Every parent wants to scream sometimes, but it takes a special one to actually lead a group of mothers in an en masse primal howl. That’s what therapist Sarah Harmon did in January, when she organized a communal-shrieking event in Charlestown for fed-up, frazzled, pandemic-depleted parents. (The COVID-inspired gathering went, ironically enough, viral.)
Harmon is a licensed mental health counselor with Postpartum Wellness Group and a yoga teacher who runs the Boston-based School of MOM online parenting support community, focused on worthy goals such as resilience, self-compassion, and banishing perfectionism. Now, she’s planned a more sedate event: On May 4, World Maternal Mental Health Day, she’ll host a live and virtual recovery session with meditation, Pilates fusion, and community at Soma Yoga Center in the North End. A suggested $25 donation benefits the Massachusetts chapter of Postpartum Support International, which offers support for anxiety, depression, pregnancy loss, and all manner of postpartum challenges.
I talked to Harmon about what moms need at this phase of the pandemic, where we might not need to shriek, but we do feel like we’re shaking off a long, painful slog (with still no vaccines for kids under 5).
As parents, we hear a lot about mindfulness and resilience. I think it’s something we all aspire to, but what does that look like in practice?
A lot of times, I’m talking about resiliency as our capacity to ride the wave — to acknowledge that to be human and to be a mom is not all positive, it’s not all pleasant. We label emotions as “good” and “bad.” All emotions are human emotions.
Give me a scenario.
A lot of my clients have young kids. It’s the, “My kid is throwing a tantrum.” Or, “My 3-year-old was throwing up and my 6-month-old was screaming.” In that moment, mom is able to keep her head on straight in a way where she doesn’t get overwhelmed and just completely fall into a puddle. She’s human. It’s not as if she’s riding it like a unicorn. But, in that moment, she can access some discernment, because she’s able to witness and be a part of that present-moment experience without the overwhelming judgment and resistance to it.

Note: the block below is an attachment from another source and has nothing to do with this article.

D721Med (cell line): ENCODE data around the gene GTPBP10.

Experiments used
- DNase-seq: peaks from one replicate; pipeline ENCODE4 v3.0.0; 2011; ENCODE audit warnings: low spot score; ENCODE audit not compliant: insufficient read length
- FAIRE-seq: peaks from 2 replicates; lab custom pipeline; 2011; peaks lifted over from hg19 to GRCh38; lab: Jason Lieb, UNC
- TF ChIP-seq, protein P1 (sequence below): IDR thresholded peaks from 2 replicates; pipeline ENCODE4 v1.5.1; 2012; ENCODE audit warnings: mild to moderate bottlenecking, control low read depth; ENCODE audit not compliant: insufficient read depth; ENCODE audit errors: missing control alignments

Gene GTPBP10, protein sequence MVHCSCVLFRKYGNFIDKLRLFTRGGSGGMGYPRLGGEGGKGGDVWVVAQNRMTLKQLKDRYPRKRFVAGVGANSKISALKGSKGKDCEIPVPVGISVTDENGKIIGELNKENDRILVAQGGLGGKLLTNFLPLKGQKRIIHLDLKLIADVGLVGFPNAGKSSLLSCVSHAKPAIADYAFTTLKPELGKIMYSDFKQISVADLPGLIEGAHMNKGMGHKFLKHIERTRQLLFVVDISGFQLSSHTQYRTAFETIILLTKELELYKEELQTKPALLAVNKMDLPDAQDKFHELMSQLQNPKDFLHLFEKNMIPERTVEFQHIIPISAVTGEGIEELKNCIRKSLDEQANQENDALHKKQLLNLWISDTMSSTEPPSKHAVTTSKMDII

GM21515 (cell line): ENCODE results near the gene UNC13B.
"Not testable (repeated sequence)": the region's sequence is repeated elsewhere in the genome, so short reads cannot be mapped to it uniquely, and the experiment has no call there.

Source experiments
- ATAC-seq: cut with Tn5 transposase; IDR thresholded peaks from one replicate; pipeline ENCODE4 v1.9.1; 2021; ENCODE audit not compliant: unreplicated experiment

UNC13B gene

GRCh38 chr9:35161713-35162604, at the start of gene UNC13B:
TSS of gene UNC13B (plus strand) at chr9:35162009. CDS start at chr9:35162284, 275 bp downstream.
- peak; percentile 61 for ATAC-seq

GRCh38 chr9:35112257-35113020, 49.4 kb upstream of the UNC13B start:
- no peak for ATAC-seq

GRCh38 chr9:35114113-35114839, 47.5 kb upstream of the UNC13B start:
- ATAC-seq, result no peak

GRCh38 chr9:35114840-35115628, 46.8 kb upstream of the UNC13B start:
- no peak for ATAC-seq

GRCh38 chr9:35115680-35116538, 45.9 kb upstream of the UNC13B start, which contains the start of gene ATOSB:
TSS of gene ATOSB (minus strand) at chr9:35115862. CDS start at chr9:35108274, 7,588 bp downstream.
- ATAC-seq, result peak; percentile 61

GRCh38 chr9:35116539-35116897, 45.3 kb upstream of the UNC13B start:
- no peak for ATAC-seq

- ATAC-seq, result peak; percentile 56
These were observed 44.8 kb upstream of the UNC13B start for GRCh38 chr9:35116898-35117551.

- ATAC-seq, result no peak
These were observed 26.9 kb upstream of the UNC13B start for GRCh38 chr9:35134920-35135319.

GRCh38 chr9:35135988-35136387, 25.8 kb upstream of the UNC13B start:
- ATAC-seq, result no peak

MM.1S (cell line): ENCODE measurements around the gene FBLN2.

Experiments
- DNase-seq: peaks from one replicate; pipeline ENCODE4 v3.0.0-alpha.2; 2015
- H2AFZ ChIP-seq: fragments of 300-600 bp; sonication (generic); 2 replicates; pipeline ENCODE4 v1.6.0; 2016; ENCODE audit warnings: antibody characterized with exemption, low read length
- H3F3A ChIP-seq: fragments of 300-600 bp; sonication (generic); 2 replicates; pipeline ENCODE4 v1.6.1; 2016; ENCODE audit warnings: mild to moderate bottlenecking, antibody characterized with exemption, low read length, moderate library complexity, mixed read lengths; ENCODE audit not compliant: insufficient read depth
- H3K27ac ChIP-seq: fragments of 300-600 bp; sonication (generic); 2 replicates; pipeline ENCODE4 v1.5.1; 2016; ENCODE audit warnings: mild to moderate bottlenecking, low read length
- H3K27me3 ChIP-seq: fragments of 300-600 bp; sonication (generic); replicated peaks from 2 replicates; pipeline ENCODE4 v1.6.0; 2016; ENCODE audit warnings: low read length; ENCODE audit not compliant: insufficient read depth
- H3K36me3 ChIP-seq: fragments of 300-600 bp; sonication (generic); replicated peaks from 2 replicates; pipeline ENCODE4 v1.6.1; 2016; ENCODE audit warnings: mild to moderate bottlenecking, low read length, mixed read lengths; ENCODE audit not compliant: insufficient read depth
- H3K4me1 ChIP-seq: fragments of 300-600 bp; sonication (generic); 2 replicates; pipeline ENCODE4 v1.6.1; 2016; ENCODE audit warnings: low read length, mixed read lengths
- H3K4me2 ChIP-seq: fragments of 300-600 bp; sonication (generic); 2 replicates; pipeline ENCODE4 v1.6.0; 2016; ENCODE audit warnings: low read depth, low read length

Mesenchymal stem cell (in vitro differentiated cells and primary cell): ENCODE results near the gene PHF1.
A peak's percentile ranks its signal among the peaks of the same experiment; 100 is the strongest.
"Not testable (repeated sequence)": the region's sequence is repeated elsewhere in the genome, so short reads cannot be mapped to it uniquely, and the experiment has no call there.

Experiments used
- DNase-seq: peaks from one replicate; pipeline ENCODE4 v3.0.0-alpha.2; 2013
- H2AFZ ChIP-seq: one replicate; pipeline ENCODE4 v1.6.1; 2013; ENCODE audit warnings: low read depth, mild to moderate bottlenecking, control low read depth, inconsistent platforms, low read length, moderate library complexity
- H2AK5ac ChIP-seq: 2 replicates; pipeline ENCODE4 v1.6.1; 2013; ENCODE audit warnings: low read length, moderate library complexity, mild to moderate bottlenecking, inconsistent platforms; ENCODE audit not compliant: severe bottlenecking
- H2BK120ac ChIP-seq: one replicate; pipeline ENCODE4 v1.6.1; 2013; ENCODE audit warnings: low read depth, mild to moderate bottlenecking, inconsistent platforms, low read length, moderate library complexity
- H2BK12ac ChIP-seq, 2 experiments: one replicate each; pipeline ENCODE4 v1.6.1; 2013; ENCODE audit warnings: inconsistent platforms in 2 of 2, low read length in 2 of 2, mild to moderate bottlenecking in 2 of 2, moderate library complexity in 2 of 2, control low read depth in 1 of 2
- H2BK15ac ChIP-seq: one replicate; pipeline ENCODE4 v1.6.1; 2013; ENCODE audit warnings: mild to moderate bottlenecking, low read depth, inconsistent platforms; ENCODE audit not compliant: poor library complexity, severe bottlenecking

We know from the teachings of mindfulness that what leads us to suffer is to resist the moment we’re in. Resiliency is being in the moment and having a different relationship to it. It’s not that the scenarios and the triggers are gone; it’s that she relates to them differently.
A big piece of the School of Mom work is self-compassion. In the moment where everything is falling apart, sometimes there’s nothing you actually can do other than take a moment to say: “This is hard. I’m doing a good job.” And you really speak to yourself in a more compassionate way, versus that hypercritical, perfectionistic tendency: “Why can’t I figure this out? What’s wrong with me? What’s wrong with my kids?”
It doesn’t have to be this hard! Why do we make it so hard? Is this a COVID thing? A 21st-century-mom thing?
Before I became a mom, I didn’t primarily work with a lot of moms. In my practice, I worked with a lot of anxious women with high expectations and high-achieving, super-perfectionistic qualities.